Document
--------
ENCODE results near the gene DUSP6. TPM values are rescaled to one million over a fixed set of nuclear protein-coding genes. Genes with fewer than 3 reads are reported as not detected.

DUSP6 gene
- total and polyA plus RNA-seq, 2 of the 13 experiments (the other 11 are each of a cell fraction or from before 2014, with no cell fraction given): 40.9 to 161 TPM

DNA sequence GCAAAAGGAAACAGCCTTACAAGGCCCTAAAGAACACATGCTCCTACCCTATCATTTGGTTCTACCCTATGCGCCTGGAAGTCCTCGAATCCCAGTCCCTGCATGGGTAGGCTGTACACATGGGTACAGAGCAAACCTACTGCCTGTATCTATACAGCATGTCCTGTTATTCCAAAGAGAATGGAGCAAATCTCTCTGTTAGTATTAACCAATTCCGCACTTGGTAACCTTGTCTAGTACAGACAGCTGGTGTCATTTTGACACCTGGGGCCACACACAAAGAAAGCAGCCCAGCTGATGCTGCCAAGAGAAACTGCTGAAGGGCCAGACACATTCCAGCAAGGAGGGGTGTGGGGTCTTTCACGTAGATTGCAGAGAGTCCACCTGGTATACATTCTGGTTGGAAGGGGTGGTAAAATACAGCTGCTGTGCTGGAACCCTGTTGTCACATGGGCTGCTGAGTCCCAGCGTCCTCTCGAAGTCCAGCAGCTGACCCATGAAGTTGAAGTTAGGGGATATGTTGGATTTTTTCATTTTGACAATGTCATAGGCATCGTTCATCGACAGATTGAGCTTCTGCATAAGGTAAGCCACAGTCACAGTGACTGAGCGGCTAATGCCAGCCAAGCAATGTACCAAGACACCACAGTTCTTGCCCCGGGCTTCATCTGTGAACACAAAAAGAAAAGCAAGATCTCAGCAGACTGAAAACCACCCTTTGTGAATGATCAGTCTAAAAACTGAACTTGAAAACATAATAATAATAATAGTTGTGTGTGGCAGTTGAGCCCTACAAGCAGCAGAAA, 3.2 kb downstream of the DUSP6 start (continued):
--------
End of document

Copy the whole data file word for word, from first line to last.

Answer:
ENCODE results near the gene DUSP6. TPM values are rescaled to one million over a fixed set of nuclear protein-coding genes. Genes with fewer than 3 reads are reported as not detected.

DUSP6 gene
- total and polyA plus RNA-seq, 2 of the 13 experiments (the other 11 are each of a cell fraction or from before 2014, with no cell fraction given): 40.9 to 161 TPM

DNA sequence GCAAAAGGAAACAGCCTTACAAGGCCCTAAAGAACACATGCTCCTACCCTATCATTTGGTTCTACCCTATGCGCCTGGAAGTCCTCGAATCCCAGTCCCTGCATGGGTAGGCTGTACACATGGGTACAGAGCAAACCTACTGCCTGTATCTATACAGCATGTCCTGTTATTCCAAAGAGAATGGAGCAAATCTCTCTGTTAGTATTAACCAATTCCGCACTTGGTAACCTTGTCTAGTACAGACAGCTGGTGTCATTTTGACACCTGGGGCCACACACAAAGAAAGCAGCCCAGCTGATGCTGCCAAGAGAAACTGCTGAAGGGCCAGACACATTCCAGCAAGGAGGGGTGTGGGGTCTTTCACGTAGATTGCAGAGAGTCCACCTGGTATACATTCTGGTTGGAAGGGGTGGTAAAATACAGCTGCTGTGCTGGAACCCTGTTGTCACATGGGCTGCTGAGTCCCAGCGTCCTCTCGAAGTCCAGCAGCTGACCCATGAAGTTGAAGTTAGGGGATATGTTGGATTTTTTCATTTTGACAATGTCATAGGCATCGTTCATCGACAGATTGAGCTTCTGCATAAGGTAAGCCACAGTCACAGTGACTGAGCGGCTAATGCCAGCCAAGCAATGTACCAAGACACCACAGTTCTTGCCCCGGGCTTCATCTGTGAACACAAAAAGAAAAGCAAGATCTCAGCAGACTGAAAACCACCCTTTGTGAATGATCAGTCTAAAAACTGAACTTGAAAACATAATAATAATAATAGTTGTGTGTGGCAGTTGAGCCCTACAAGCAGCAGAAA, 3.2 kb downstream of the DUSP6 start (continued):